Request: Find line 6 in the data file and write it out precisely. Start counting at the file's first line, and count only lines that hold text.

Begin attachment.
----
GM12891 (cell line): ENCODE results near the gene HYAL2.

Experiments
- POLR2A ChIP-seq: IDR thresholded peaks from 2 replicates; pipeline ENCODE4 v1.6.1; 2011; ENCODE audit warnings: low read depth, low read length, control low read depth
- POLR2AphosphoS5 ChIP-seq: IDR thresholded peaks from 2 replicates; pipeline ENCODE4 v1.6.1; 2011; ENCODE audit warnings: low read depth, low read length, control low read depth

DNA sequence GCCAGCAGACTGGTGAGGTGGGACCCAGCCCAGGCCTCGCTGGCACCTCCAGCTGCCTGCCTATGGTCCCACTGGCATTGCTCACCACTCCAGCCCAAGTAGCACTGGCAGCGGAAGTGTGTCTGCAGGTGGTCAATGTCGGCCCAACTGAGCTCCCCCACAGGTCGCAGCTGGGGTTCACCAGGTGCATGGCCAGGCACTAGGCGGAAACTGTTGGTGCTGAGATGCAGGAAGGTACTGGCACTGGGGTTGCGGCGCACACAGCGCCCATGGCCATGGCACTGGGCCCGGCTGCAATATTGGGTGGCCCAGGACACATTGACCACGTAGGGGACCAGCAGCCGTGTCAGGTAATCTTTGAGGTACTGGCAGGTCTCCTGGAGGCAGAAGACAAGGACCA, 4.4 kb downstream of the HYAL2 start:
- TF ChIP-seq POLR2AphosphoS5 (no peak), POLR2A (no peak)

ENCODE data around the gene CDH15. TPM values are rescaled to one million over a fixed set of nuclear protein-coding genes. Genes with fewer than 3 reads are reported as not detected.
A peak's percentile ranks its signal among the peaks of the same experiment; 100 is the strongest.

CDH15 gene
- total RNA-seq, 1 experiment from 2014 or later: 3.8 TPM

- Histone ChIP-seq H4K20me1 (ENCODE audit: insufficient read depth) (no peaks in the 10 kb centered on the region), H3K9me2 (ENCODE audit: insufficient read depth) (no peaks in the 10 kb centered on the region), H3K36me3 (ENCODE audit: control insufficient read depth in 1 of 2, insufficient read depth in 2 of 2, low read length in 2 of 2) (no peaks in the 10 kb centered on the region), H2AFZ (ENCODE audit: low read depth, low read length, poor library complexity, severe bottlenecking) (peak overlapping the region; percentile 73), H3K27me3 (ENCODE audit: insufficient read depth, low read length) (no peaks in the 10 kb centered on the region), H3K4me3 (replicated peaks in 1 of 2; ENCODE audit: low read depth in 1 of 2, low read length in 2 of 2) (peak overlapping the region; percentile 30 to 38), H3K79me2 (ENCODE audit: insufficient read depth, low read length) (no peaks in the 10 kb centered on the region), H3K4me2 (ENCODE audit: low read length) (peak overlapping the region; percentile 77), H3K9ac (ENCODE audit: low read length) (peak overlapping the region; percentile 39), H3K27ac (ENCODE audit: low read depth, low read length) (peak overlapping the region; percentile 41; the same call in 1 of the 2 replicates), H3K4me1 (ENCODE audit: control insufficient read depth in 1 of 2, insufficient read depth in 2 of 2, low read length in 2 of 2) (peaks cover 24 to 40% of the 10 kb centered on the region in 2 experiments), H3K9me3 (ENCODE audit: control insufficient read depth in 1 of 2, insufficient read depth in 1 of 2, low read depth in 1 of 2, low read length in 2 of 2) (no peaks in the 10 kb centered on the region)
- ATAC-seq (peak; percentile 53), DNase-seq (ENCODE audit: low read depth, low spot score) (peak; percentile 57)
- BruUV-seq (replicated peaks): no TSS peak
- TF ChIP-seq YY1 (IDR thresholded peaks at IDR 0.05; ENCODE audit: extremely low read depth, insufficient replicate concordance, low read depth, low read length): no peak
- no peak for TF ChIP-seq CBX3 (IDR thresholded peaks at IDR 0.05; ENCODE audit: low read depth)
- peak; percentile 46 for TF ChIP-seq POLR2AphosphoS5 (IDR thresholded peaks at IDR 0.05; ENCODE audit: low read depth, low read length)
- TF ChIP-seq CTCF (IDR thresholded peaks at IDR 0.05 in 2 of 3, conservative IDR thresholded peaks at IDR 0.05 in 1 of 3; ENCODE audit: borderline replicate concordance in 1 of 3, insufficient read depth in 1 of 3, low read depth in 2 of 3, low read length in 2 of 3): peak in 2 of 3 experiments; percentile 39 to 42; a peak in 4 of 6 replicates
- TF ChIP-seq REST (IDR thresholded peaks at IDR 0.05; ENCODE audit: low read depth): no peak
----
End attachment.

- TF ChIP-seq POLR2AphosphoS5 (no peak), POLR2A (no peak)